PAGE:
2. Am I selling products that actually sell?
Not anymore. At one time, I could sell as many media products as I could stock while barely trying, but that era is quickly dying. Each year, movie and music sales fall 10% or more thanks to downloads, and new book sales have become stagnant as electronic options and secondhand books become the avenue for many more readers. I must reposition my business to meet the needs of the customers who will shop with me, meaning if I have to sell kitchen appliances, then it will be my line. This doesn't mean I have to stop the business I love, but I need to explore elsewhere to make money.
3. Am I offering the best service to those who do shop with me?
Probably not. That's a common staple with a part time business that is difficult to improve, but I am working on options for communicating with customers better than I currently am.
4. What am I doing that is hurting my business?
Not staying focused on what the customer wants. I will be tuned into the social sites revolving around my products at least weekly to see what's hot, checking competition's prices and reviews more regularly, and keeping up to date on price cuts and new products to move forward with this information.
5. Will I make a tough decision?
This means that if necessary, will I be able to shut down my main business and find a new one? Being in business means sometimes I must swallow my pride, admit the good run with my products has ended, and find a new line to sell. It is possible that this may be my one option after exhausting the first four steps.

Now, for the reasons behind this article. Sales have been getting progressively worse since November, and not just because of the post-Christmas slump. This is actually far worse than any other year. I price according to mid-tier (Non-Amazon, Deep Discount, and Overstock levels) to draw business, but this time it isn't working. Those who buy today buy cheap, which is found on those sites, and there are fewer customers looking for personalized service at a slightly higher cost. I knew it was coming when Netflix started streaming movies for their regular monthly rental rate. It was inevitable, and has considerably businesses such as mine.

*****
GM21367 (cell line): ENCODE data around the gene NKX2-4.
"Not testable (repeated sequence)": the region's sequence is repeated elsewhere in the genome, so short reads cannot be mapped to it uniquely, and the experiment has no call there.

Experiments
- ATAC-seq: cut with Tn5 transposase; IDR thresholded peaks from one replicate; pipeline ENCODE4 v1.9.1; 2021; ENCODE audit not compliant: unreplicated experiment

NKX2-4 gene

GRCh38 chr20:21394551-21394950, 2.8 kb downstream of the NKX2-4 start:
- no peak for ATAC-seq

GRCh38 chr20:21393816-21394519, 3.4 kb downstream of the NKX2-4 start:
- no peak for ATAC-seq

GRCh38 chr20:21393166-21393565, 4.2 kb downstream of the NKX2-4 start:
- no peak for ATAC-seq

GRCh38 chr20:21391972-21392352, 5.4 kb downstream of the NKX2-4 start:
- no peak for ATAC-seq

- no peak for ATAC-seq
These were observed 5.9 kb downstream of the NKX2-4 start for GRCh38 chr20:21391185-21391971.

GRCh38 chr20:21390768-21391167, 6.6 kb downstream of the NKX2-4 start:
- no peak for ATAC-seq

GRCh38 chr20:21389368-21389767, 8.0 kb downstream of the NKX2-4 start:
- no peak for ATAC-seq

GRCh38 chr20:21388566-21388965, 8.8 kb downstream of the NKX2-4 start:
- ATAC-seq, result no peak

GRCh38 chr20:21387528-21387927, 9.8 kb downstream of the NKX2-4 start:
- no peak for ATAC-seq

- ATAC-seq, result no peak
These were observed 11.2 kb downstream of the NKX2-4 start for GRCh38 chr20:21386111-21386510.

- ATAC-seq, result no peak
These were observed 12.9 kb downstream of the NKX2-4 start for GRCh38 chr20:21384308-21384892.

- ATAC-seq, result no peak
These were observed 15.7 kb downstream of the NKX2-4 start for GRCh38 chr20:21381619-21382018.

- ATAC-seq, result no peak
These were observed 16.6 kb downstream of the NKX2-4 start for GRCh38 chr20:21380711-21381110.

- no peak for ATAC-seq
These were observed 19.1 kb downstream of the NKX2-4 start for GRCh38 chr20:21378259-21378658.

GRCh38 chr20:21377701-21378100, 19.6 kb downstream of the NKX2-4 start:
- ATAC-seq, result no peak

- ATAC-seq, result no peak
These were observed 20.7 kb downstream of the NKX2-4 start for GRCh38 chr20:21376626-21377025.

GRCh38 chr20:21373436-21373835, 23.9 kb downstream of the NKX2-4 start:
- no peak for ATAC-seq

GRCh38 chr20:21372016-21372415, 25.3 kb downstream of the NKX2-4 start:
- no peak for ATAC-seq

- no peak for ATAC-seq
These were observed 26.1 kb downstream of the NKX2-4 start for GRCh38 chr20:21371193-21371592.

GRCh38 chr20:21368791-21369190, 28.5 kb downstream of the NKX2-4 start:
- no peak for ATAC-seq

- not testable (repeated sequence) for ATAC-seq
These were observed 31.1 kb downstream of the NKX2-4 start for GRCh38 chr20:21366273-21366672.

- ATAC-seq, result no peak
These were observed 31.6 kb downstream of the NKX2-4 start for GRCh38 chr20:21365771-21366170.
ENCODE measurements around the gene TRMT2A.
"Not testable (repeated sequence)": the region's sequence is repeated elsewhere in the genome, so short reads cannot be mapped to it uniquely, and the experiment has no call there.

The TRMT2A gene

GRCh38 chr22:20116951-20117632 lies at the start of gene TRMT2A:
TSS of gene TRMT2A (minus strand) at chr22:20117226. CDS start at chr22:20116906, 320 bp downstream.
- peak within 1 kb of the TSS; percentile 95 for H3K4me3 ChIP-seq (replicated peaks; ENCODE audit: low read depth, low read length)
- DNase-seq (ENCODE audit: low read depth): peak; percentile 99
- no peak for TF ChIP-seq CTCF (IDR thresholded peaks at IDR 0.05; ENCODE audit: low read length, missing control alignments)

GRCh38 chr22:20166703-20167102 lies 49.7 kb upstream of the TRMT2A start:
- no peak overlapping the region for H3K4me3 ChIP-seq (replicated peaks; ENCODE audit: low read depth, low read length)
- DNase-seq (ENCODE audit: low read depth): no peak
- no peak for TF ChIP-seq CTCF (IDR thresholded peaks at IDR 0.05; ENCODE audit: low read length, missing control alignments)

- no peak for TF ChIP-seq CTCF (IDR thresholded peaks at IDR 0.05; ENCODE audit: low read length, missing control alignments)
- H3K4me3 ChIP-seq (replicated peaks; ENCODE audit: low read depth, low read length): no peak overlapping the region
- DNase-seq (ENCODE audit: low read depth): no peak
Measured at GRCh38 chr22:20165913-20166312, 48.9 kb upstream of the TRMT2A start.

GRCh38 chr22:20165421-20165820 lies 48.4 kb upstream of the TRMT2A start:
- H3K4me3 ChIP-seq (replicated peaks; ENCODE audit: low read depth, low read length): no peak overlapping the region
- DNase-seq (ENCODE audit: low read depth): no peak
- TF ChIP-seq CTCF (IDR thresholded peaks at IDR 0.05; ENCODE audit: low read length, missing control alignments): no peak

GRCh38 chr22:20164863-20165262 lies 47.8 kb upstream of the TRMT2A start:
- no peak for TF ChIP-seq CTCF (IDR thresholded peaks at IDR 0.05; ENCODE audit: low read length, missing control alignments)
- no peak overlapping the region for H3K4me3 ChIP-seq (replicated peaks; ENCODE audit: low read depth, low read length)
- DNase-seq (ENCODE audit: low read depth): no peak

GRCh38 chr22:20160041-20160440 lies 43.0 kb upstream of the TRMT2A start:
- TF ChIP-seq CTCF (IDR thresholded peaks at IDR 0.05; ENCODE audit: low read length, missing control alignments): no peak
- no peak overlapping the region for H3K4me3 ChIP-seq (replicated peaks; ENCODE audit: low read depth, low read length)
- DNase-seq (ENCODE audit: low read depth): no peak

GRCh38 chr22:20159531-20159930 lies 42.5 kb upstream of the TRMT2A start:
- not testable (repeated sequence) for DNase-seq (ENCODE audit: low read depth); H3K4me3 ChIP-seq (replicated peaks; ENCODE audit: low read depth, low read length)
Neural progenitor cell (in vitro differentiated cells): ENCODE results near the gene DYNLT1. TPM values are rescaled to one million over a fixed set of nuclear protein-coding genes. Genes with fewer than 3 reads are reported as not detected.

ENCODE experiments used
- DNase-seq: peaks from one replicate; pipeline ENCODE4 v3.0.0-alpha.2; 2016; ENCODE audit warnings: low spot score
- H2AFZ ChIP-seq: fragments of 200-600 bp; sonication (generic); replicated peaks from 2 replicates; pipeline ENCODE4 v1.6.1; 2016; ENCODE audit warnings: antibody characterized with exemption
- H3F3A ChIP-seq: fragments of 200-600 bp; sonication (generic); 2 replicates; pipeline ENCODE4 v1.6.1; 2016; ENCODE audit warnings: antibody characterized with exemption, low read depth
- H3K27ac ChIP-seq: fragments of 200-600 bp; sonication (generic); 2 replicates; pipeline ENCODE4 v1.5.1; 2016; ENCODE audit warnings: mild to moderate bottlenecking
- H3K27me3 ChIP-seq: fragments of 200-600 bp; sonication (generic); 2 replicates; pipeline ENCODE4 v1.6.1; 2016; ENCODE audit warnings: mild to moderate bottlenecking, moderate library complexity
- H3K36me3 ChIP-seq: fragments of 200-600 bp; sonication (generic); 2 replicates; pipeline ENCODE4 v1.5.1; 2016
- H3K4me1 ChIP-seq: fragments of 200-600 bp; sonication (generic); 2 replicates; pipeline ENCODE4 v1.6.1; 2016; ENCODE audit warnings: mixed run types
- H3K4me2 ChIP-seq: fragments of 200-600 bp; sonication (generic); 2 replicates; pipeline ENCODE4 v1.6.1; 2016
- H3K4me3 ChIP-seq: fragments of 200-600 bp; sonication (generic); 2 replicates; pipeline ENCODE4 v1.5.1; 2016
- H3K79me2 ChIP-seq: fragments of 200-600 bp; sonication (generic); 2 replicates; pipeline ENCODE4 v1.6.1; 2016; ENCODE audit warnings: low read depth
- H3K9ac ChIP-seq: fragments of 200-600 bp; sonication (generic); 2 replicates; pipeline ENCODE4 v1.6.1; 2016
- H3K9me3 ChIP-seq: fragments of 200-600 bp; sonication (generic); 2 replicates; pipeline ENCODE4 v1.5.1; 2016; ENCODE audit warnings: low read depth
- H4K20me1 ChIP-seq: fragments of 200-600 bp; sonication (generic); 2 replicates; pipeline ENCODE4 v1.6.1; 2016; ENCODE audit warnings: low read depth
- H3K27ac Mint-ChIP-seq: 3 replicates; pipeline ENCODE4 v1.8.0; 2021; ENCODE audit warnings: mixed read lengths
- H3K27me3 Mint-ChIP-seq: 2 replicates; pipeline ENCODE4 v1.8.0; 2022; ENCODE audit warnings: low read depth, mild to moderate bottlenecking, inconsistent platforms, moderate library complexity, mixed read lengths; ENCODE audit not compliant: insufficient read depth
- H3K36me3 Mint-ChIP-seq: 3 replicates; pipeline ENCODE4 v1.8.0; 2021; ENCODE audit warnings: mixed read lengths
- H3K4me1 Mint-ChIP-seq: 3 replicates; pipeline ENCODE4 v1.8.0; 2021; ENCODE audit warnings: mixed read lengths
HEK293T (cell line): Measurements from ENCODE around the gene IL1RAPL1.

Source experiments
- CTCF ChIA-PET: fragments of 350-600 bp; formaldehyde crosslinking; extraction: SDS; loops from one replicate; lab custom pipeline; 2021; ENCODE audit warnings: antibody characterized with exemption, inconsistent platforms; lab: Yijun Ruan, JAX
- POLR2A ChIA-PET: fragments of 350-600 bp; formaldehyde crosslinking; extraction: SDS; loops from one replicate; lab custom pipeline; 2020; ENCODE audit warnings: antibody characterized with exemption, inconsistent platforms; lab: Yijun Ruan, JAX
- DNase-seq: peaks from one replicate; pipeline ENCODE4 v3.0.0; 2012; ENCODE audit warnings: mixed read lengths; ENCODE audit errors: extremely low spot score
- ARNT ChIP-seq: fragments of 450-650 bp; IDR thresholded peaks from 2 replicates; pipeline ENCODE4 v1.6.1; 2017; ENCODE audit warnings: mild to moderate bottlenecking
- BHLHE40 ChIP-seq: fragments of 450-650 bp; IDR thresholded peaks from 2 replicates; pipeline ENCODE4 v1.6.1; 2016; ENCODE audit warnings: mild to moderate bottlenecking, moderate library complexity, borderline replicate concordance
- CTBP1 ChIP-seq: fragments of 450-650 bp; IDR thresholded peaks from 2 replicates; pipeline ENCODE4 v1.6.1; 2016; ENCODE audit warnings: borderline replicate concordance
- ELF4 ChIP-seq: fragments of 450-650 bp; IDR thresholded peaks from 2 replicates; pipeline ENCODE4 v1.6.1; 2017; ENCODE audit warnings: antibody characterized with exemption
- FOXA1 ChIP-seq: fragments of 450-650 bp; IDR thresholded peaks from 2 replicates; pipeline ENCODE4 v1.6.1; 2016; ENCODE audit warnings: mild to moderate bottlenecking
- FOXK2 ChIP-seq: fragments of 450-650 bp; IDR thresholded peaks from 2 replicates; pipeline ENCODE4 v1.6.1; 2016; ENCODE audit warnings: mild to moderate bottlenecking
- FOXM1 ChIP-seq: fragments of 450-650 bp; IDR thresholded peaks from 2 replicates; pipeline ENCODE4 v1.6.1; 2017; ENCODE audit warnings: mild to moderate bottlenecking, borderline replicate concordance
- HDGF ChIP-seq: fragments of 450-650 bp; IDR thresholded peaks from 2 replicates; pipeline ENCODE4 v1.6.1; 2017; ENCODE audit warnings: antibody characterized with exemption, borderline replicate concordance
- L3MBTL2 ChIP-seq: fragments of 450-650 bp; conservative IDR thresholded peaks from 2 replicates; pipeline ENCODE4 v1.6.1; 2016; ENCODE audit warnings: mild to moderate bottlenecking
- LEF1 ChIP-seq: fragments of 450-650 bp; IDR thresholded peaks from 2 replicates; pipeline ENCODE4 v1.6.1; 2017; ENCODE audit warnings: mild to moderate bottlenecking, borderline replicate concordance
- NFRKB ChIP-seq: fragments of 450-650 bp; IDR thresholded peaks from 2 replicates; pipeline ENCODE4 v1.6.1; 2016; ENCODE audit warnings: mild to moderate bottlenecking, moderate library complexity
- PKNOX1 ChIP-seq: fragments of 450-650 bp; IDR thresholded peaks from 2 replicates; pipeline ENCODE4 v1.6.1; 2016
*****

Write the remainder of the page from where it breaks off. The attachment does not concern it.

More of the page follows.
This doesn't mean all product's sales are terrible. The mass distribution of some products, like those I am selling, has slowed and I have accepted that. Now, It's time for the five steps on my business. The question is, even if your products are hot now, do you need to look at these steps as well? I am on step 2, what about you?

Saturday, January 17, 2009

GoDaddy launches rival marketplace to eBay and Amazon

It's official. An internet giant with global name power and a marketing super-engine that would embarrass eBay, Amazon, and probably Microsoft, is setting the stage to stick it to the two largest independent seller marketplaces online... and launching it right before the biggest ad date of the year: Super Bowl Sunday.

GoDaddy has launched their marketplace this week, and let me just say... wow. The design is fantastic, the features for a seller could put any selling platform in the industry to shame, and the shopping experience will leave eBay addicts in limbo.

How many have tried and failed to take on eBay and Amazon?
There is of course, Yahoo!, which seems to fail at everything these days, Last years multi-million dollar startup Wigix that hasn't attracted more than 2,000 daily visitors in a year, and of course, the eBay flooded Google Base which has turned into nothing more than a product search engine, with eBay as it's core advertiser and product submitter. Fairly certain that Microsoft will not launch a marketplace, forcing eBay to stop paying for desktop links on Vista computers, All hope has been lost for sellers who may use, but don't really like Amazon, but hate eBay with a passion.

The time has come. GoDaddy shops are launched. $4.99/month, 10% commission, compared to an eBay Stores commission of 12% with a minimum $16/monthly, and Amazon with 15% and $40/monthly and all sorts of hidden charges. The launch timing is perfect, right before their big annual Super Bowl ad which doubled site traffic for nearly a month.

Not that the 3 million monthly visitors hurt, but GoDaddy plans to also scatter links to products in the marketplace on not only the main site, but on their parked pages and free hosted sites where they place ads.

Features for shoppers:
It's well designed. Easy to navigate and search, of course there are few products so that may change. GoDaddy likely has the second best web infrastructure in the world, right behind Google, so there isn't much reason to worry about future issues with sloiw connection and browsing. Pay online with any major credit card, products shipped within 2 days, and rate the seller through GoDaddy Connections.

Features for sellers:

Listing aspects: